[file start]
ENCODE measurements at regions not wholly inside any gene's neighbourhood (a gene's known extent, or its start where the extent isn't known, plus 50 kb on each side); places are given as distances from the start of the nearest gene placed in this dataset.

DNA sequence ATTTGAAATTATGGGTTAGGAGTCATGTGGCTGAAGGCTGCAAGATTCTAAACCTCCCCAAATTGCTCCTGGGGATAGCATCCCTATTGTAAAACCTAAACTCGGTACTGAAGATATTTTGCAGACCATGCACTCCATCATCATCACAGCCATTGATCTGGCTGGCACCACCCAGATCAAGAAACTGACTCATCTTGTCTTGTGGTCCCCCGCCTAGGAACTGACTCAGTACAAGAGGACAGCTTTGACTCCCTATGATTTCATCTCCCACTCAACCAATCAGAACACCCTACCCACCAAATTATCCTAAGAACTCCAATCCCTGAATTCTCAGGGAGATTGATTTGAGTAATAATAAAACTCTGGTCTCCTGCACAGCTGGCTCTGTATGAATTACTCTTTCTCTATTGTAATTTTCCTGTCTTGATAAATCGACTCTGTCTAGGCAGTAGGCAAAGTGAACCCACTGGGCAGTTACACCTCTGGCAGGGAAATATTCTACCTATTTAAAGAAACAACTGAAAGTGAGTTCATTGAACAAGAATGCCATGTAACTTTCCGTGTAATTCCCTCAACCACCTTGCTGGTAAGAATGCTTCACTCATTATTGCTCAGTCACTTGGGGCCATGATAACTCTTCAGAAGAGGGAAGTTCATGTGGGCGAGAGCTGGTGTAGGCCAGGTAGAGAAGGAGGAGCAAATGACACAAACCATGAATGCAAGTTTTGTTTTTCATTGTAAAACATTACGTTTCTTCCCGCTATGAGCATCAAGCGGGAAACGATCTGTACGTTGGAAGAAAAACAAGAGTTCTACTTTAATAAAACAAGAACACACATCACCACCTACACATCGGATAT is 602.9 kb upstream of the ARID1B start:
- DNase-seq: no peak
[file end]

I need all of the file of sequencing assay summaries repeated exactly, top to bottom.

ENCODE measurements at regions not wholly inside any gene's neighbourhood (a gene's known extent, or its start where the extent isn't known, plus 50 kb on each side); places are given as distances from the start of the nearest gene placed in this dataset.

DNA sequence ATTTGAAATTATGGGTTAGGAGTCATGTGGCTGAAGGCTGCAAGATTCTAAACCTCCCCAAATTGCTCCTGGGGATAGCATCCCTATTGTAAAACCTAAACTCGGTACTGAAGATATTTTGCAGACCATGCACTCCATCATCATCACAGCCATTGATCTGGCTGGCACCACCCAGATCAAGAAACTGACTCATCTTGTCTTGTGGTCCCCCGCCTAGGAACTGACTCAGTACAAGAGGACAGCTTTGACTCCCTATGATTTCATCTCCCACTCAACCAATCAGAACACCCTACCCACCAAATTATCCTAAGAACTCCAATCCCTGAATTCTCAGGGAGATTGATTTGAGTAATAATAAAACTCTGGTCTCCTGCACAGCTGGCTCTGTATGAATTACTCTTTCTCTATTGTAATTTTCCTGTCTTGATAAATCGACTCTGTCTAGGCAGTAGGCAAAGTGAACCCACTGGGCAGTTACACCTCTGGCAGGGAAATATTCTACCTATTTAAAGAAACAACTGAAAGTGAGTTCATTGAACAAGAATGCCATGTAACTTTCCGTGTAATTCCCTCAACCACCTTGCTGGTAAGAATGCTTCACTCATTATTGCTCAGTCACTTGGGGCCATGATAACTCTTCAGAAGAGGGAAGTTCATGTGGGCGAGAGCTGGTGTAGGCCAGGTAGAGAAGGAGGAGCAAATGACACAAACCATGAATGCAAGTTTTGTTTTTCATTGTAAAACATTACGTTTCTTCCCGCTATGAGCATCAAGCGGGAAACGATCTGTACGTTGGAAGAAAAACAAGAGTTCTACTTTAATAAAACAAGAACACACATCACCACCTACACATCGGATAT is 602.9 kb upstream of the ARID1B start:
- DNase-seq: no peak